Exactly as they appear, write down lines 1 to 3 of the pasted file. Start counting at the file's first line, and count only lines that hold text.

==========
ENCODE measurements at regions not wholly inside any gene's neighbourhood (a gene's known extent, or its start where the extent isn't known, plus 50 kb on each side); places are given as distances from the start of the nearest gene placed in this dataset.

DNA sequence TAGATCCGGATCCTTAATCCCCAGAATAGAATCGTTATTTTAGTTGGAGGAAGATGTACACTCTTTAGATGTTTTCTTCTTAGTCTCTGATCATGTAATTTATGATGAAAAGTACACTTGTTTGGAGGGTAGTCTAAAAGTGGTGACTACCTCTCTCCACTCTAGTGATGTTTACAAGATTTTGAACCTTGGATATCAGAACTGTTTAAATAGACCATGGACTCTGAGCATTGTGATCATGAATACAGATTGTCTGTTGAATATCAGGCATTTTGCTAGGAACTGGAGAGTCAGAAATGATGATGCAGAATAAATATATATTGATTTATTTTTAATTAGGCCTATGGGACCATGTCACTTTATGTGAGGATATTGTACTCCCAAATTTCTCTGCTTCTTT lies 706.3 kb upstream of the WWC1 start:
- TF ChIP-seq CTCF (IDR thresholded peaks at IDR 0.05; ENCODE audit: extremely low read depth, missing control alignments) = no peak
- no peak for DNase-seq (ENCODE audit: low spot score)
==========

ENCODE measurements at regions not wholly inside any gene's neighbourhood (a gene's known extent, or its start where the extent isn't known, plus 50 kb on each side); places are given as distances from the start of the nearest gene placed in this dataset.

DNA sequence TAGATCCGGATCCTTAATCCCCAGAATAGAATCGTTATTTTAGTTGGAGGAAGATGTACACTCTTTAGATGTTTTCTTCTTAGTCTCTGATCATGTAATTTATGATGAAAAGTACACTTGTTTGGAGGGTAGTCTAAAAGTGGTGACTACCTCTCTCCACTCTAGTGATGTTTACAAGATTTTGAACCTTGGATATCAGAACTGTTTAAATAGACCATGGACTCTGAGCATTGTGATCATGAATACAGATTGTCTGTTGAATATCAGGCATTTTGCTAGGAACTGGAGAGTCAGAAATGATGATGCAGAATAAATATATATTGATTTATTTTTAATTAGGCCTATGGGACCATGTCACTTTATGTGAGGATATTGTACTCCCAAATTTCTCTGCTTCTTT lies 706.3 kb upstream of the WWC1 start:
- TF ChIP-seq CTCF (IDR thresholded peaks at IDR 0.05; ENCODE audit: extremely low read depth, missing control alignments) = no peak